- April 12-13, 2018 | 9:00 a.m. - 4:30 p.m.
4.5 Ethics & 7.5 General CLE Credits
CLE # 2018-002
Registration Fee: $295 for both days After April 5: $320
Discounts apply to two-day program Only
Presented By: Megan Hunter
Megan Hunter, MBA, is an expert on high-conflict disputes, an author and speaker. She is founder of Unhooked Media, a U.S.-based media company focused on relationship and conflict revolution through print, digital and the spoken word. She is publisher at High Conflict Institute Press and its imprint Unhooked Books. She is co-founder and managing director of the High Conflict Institute along with author and speaker, Bill Eddy, LCSW, Esq. who developed the high-conflict personality theory.
High conflict disputes are increasing in every legal setting. They often involve one or more people with high-conflict behavior, characterized by:
Yet these disputes can generally be managed by understanding high conflict behavior and using skills to manage the dispute that are often different from ordinary conflict resolution methods. There are simple skills you can teach potentially high-conflict clients to help guide them through litigation, negotiation and formal mediation. These skills will help you guide them into reaching a settlement and creating lasting agreements, and you will learn new skills to help you manage their frequent outbursts, unrealistic expectations, desire to win at all costs, and to recognize and mitigate potentially damaging behaviors and actions before they occur.
This training will focus on learning and practicing conflict management skills, through lecture, group discussion, video and practice exercises. Lawyers will gain skills and confidence which will assist them in handling any high-conflict situation, whether in litigation, negotiation, formal mediation or other work with potentially high-conflict clients.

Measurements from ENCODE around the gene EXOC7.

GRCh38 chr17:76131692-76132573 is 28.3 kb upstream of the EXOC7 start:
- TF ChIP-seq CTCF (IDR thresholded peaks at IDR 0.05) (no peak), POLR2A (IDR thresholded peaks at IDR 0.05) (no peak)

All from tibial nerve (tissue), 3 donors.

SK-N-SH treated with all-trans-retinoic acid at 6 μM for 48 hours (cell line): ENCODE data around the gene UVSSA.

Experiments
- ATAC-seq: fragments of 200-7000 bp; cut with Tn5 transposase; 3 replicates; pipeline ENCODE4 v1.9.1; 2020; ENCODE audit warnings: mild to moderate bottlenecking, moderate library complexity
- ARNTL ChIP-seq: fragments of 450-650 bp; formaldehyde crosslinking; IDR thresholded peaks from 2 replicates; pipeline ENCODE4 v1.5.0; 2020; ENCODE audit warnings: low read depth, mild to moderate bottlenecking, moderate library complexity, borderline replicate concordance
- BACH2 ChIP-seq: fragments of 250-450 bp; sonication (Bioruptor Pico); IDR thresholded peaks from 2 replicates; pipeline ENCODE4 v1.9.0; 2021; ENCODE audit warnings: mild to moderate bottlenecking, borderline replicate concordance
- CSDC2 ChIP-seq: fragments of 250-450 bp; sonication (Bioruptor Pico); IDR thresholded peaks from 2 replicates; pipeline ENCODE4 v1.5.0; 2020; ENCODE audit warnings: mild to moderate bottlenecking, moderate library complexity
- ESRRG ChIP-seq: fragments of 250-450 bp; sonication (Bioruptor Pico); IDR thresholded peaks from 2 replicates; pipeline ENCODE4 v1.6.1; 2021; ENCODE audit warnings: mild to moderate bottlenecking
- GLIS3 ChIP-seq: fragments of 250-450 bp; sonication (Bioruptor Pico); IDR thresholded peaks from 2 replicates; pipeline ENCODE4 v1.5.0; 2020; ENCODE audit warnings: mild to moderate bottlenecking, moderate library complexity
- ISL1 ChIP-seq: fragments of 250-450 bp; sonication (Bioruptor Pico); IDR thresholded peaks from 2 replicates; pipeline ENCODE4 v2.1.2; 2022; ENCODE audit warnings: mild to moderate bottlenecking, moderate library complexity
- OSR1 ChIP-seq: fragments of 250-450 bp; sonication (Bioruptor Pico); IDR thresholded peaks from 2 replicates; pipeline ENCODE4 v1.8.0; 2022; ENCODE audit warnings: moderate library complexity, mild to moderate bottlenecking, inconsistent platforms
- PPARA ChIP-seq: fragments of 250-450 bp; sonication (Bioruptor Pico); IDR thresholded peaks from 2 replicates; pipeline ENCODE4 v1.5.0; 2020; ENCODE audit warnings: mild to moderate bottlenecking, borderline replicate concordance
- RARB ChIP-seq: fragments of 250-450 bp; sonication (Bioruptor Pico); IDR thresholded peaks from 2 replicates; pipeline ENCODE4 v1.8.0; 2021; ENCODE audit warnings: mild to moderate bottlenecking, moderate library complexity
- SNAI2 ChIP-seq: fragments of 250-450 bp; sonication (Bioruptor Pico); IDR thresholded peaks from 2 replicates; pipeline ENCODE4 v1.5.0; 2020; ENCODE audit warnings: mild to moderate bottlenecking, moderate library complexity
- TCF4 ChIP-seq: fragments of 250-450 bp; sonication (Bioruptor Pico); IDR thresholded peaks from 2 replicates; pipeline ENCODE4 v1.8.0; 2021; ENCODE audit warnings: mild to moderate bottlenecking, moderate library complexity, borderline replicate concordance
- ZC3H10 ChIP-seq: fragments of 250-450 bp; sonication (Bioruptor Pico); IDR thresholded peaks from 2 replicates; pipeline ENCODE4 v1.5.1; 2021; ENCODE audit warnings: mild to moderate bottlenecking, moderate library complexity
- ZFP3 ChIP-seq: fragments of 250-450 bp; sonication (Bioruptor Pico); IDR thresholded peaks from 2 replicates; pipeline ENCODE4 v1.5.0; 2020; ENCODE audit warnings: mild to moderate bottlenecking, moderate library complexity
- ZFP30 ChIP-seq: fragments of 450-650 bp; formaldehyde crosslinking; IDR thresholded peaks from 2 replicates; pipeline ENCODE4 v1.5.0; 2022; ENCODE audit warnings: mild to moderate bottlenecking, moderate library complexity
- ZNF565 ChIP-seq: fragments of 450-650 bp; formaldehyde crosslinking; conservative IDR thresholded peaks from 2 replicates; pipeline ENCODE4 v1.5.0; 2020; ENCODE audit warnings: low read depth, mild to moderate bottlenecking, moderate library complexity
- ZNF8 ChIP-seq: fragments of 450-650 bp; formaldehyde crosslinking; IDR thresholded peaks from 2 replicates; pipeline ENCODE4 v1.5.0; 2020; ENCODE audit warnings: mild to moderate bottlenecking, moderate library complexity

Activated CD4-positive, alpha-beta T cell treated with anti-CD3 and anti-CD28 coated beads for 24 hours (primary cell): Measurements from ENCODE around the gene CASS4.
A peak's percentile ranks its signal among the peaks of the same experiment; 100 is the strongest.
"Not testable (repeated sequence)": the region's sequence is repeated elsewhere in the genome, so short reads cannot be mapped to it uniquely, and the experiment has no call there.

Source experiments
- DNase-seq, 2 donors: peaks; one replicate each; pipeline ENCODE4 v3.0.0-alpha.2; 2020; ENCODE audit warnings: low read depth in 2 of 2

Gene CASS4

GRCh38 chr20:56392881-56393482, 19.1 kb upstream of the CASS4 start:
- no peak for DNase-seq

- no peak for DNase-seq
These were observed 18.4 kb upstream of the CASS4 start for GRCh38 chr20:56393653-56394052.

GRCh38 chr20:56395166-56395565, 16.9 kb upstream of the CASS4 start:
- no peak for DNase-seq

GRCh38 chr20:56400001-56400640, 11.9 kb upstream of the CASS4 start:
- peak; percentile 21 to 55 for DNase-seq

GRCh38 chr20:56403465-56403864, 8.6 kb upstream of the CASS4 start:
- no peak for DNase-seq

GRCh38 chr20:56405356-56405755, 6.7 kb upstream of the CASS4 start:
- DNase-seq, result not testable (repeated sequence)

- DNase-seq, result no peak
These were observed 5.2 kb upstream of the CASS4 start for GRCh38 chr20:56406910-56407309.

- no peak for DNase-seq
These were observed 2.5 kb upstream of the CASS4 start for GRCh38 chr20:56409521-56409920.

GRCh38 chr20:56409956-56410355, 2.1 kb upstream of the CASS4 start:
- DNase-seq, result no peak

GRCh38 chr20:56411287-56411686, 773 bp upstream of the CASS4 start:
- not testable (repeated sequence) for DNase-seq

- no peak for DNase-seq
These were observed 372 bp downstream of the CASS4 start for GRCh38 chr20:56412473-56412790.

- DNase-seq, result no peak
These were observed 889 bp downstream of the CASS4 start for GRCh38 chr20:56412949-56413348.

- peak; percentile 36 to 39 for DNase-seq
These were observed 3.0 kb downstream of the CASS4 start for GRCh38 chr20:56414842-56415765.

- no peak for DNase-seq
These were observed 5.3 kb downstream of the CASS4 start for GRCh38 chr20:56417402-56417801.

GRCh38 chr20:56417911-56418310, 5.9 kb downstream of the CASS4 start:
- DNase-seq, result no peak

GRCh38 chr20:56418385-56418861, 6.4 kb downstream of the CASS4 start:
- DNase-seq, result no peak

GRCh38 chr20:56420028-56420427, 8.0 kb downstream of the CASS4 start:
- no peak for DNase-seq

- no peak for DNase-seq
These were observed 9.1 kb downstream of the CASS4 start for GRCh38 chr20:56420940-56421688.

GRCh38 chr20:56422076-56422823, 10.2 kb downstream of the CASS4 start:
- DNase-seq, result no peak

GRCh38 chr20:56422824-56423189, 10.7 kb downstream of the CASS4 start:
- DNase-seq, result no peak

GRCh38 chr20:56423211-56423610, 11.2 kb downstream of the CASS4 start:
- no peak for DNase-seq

Many high-conflict family law cases involve one or two parents with a personality disorder or traits-and one or more alienated children. This seminar will provide an understanding of five personality disorders and how their frequent all-or-nothing thinking and extreme behaviors can negatively influence their children.
Coercive and controlling domestic violence and child abuse are often related to the unmanaged emotions and lack of impulse control of people who may have borderline (emotionally dysregulated) (and some narcissistic) personalities with “hot” reactive anger, and the predatory behavior of antisocial personalities with “cold” calculating anger.
Methods of preventing and managing mild, moderate and severe cases of alienation during the litigation process will be presented and discussed. This session will address some considerations in sorting out true and false allegations of alienation and abuse. The problem of confirmatory bias will be presented, professional splitting around these issues, and some personality patterns regarding true and false allegations. Ways in which family law professionals and court procedures can increase or decrease alienation will also be addressed.
A new interdisciplinary approach to managing the whole family in separation/divorce cases will be presented and discussed. This approach involves teaching both parents simple self-management skills for managing conflict, then each parent teaches their children these skills.
Current family law and mental health perspectives on alienation will be addressed, including a range of management methods for mild, moderate and severe alienation.
- All-or-nothing thinking
- Unmanaged emotions
- Extreme behavior
- Preoccupation with blaming others
- Prolonged, unresolved conflict
- Drawing in many other people
- Draining energy, time and resources